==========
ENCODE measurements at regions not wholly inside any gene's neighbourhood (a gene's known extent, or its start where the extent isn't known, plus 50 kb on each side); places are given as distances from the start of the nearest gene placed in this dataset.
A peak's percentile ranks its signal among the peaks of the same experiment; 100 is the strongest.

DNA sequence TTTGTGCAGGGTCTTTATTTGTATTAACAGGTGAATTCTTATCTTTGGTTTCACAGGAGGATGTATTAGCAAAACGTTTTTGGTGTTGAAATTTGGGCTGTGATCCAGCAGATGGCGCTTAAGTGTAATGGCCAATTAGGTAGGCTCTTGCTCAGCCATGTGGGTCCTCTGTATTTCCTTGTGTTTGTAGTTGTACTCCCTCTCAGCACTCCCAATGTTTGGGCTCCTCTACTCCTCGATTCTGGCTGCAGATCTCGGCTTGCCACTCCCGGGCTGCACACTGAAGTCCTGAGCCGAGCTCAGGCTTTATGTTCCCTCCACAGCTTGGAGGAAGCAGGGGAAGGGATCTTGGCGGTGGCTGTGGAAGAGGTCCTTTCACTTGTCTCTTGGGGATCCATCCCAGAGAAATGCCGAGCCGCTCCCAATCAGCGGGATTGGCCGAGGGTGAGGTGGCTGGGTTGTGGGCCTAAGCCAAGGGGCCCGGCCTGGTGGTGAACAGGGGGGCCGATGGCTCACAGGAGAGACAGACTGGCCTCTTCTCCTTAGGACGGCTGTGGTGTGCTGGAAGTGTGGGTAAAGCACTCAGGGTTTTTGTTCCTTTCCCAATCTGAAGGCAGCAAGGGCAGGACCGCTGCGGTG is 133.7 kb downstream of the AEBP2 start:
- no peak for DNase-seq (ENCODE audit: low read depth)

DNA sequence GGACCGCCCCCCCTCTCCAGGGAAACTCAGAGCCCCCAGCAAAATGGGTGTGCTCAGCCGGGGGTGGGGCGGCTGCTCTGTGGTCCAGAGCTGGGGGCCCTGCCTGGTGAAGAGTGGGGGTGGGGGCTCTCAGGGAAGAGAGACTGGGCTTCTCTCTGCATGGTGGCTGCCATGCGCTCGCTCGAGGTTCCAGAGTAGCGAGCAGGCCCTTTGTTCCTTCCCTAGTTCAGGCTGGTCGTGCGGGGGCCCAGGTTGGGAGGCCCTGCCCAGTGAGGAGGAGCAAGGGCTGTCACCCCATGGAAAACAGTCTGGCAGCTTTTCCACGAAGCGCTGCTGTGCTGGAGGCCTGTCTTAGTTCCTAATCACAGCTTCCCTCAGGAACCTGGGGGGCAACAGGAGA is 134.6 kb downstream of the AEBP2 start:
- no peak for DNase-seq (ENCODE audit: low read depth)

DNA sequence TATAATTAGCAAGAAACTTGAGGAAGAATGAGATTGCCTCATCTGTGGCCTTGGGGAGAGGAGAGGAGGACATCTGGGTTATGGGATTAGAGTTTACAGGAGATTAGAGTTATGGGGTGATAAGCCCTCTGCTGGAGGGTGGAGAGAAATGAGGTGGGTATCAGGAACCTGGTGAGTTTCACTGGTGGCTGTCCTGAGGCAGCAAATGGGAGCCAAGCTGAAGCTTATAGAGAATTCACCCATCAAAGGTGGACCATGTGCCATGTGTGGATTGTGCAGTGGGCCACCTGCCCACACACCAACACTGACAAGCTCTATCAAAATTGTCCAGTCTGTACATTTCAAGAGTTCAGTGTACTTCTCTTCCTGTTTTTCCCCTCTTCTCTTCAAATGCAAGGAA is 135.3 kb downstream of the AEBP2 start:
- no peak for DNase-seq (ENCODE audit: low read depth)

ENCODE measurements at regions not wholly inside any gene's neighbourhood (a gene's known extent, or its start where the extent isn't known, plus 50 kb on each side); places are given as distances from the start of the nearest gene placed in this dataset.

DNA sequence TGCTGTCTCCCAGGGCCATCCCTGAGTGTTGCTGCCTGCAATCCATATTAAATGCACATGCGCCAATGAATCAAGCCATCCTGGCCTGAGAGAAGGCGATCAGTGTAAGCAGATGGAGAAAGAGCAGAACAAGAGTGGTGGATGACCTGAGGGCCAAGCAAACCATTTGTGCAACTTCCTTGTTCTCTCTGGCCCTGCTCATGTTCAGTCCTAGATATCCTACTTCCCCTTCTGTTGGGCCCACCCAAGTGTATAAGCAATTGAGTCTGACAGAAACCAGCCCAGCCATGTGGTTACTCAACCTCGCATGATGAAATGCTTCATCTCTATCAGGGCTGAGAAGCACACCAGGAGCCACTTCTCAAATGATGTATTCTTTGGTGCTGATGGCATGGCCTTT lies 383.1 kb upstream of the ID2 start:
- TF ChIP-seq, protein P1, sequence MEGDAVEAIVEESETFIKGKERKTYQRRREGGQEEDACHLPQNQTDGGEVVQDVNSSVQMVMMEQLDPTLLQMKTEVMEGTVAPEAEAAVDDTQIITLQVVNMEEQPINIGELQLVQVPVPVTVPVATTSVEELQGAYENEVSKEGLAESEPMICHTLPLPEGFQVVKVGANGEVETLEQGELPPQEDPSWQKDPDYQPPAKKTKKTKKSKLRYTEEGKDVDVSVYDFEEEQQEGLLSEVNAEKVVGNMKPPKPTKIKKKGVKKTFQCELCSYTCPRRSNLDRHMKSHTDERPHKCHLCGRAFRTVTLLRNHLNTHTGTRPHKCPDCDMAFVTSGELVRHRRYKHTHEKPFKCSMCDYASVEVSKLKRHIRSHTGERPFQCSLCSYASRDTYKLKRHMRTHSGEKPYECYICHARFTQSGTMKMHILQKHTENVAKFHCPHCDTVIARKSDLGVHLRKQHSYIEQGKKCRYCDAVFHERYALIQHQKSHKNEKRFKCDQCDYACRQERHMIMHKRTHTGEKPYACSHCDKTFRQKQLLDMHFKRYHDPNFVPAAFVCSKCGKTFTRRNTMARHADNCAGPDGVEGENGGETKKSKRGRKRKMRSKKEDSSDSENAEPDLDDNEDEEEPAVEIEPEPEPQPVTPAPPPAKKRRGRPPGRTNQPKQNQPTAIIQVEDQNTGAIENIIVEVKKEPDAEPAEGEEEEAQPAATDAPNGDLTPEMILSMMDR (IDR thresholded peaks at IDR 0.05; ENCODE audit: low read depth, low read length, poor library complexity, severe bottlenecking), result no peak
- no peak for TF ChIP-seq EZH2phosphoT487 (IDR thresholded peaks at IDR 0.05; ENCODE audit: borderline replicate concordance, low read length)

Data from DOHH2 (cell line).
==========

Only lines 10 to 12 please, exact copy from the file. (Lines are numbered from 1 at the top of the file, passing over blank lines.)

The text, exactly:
DNA sequence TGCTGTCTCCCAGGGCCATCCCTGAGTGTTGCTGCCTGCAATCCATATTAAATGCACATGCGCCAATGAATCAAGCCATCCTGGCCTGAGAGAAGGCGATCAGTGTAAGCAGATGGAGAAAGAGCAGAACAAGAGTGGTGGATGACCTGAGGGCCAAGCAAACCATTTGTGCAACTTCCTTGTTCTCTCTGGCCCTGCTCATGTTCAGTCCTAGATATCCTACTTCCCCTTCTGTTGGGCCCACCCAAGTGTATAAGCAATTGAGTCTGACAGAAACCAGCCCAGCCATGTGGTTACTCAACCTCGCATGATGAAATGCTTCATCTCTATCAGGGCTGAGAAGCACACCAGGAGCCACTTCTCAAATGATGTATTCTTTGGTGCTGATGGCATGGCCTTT lies 383.1 kb upstream of the ID2 start:
- TF ChIP-seq, protein P1, sequence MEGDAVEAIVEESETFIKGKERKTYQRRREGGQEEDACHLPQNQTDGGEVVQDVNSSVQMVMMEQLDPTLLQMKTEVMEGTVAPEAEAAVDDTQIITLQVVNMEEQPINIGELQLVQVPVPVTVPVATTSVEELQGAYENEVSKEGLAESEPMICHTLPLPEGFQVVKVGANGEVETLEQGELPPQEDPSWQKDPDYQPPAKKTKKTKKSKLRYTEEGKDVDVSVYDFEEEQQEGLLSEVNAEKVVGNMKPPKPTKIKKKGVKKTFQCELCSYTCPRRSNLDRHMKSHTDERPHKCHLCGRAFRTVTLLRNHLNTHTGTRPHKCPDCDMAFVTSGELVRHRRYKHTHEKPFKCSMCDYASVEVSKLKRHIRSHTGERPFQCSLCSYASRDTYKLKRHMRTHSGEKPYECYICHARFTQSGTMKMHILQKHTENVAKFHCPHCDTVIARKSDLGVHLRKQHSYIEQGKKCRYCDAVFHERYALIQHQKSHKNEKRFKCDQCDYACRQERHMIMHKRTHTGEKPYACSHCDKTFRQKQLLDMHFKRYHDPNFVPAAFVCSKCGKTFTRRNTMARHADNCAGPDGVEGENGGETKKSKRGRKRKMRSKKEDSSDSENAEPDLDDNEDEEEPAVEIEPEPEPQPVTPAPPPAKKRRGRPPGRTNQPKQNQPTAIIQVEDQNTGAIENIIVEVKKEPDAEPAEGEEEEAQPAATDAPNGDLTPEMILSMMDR (IDR thresholded peaks at IDR 0.05; ENCODE audit: low read depth, low read length, poor library complexity, severe bottlenecking), result no peak
- no peak for TF ChIP-seq EZH2phosphoT487 (IDR thresholded peaks at IDR 0.05; ENCODE audit: borderline replicate concordance, low read length)